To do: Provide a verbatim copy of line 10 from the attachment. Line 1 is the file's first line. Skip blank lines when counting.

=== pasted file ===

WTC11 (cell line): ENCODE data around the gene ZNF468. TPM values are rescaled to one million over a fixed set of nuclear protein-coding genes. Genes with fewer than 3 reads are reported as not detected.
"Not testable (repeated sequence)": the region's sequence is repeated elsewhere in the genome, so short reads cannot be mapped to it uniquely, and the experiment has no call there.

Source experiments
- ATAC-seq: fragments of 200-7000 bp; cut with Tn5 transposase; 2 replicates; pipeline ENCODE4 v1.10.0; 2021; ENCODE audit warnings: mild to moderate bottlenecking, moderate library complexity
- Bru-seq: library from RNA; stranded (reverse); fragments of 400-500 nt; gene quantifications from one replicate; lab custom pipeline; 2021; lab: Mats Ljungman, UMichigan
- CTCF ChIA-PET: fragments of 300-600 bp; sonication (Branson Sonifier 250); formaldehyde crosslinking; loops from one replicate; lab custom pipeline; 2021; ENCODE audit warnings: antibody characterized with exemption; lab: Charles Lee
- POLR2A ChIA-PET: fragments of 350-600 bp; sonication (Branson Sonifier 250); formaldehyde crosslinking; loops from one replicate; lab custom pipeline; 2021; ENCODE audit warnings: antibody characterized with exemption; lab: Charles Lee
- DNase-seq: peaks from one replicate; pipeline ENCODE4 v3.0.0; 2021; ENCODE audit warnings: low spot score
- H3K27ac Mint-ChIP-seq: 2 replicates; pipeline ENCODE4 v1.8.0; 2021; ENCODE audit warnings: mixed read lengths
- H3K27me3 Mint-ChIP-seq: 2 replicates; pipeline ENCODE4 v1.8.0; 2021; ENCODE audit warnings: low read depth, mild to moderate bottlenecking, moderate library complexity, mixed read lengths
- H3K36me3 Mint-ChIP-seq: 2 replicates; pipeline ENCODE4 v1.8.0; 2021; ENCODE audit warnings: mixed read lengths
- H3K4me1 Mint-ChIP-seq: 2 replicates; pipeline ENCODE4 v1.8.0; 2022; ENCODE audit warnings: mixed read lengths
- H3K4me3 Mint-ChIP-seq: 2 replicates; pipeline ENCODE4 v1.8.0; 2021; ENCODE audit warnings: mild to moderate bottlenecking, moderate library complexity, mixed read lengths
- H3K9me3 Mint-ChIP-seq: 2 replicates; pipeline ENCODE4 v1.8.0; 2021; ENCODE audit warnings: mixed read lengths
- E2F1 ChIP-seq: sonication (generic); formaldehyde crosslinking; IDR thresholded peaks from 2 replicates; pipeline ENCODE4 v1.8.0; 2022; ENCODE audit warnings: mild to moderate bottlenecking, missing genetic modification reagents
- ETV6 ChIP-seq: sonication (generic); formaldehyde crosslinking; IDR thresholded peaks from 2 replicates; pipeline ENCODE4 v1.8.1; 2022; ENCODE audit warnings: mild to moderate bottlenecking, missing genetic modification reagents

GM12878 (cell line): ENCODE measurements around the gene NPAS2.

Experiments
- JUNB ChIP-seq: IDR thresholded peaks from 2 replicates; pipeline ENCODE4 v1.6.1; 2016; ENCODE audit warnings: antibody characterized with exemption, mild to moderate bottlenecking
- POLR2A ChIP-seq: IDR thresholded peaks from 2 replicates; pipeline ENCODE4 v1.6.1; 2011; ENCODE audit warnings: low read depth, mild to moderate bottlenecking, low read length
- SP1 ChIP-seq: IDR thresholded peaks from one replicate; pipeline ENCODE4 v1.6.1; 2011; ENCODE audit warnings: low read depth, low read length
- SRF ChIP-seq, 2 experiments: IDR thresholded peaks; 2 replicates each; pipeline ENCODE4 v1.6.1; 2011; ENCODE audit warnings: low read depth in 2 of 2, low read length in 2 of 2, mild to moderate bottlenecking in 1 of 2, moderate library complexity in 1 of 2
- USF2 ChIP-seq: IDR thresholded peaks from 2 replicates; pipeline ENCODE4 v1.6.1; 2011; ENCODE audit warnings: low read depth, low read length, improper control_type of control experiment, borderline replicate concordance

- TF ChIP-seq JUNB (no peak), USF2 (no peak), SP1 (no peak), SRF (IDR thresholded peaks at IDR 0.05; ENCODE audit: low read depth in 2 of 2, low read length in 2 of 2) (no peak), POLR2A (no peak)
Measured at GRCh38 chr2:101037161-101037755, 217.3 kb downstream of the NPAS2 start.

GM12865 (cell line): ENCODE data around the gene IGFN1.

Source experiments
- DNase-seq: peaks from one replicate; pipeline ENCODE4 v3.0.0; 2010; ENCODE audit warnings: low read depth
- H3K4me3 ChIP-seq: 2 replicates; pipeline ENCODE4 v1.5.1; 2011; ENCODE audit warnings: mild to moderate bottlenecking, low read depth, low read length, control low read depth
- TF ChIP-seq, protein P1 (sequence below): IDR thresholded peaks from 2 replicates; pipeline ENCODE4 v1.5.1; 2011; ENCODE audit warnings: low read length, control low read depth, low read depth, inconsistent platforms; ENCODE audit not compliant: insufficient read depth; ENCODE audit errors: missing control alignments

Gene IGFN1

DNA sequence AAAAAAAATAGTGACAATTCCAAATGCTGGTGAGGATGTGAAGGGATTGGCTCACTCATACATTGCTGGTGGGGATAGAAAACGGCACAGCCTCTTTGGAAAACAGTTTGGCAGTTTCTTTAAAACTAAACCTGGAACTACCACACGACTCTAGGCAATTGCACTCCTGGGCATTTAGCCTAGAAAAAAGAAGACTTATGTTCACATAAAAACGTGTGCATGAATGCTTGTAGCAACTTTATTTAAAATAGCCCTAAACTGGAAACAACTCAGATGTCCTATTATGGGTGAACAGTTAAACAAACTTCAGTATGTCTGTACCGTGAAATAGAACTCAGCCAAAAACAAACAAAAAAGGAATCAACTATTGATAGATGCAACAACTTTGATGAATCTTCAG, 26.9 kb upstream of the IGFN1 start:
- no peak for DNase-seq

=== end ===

- H3K27me3 Mint-ChIP-seq: 2 replicates; pipeline ENCODE4 v1.8.0; 2021; ENCODE audit warnings: low read depth, mild to moderate bottlenecking, moderate library complexity, mixed read lengths